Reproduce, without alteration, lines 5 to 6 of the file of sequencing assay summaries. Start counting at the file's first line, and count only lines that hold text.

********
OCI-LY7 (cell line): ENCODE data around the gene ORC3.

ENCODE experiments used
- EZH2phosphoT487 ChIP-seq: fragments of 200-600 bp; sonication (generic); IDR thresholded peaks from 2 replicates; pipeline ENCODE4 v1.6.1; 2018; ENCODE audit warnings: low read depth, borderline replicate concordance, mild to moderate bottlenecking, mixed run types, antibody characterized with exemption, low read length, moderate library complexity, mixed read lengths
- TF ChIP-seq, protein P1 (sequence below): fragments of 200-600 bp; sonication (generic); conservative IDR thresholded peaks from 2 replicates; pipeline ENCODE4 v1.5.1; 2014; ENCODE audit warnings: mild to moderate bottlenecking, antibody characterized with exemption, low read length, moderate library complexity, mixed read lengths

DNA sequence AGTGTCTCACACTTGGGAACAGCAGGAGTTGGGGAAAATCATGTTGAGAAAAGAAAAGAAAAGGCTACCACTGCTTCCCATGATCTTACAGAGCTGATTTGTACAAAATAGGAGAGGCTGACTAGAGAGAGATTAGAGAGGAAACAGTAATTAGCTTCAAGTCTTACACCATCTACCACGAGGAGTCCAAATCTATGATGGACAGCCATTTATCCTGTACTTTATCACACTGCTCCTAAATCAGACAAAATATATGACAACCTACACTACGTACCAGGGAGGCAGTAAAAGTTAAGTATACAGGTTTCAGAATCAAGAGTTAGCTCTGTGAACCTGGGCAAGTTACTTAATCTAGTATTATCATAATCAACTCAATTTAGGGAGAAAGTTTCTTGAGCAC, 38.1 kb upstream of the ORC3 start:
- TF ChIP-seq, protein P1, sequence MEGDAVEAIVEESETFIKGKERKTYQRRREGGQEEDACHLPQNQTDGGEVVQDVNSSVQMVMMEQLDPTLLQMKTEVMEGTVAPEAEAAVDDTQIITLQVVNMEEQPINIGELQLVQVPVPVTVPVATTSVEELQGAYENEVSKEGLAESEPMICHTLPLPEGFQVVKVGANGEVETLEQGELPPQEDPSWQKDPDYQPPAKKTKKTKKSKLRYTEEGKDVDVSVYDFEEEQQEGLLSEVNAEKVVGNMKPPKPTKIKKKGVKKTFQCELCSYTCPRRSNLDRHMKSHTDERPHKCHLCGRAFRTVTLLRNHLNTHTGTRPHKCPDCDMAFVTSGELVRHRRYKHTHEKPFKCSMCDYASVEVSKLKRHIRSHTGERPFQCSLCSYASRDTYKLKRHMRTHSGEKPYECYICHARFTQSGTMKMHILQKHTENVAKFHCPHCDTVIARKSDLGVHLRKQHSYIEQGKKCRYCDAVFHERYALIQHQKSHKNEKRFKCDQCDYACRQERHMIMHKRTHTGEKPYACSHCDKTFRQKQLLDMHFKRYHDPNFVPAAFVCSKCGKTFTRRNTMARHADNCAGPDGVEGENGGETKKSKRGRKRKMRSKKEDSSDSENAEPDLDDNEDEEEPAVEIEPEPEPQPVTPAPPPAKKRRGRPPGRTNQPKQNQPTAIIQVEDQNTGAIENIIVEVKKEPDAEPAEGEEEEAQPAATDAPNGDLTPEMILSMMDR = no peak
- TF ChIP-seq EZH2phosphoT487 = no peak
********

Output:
DNA sequence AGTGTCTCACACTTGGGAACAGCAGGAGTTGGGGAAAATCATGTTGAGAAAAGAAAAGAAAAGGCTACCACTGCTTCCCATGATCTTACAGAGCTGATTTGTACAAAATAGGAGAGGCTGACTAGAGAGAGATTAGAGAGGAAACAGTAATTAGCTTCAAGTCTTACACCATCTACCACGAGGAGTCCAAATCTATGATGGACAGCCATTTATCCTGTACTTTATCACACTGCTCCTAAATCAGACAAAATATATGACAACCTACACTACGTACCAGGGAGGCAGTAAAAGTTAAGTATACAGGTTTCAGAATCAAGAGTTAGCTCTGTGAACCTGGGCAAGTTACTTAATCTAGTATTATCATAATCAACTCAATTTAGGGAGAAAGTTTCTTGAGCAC, 38.1 kb upstream of the ORC3 start:
- TF ChIP-seq, protein P1, sequence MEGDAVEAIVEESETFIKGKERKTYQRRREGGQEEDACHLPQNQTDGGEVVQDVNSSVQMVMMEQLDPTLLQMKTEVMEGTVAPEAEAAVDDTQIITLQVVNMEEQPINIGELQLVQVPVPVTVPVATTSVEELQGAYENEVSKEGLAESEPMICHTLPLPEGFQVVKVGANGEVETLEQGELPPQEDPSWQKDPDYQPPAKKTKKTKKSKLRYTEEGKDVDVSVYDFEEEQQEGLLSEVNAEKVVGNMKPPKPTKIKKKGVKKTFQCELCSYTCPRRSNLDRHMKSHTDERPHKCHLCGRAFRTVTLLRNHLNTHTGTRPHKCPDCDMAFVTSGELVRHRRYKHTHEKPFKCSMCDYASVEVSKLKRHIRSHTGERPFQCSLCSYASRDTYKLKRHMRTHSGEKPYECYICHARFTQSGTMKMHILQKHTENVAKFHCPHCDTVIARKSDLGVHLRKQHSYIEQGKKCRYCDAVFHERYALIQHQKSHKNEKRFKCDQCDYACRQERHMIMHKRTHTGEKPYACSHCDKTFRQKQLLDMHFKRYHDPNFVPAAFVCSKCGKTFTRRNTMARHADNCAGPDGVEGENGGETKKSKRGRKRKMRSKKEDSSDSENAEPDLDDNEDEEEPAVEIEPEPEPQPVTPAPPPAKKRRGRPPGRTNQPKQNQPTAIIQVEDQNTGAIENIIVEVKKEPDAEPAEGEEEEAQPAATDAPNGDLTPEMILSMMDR = no peak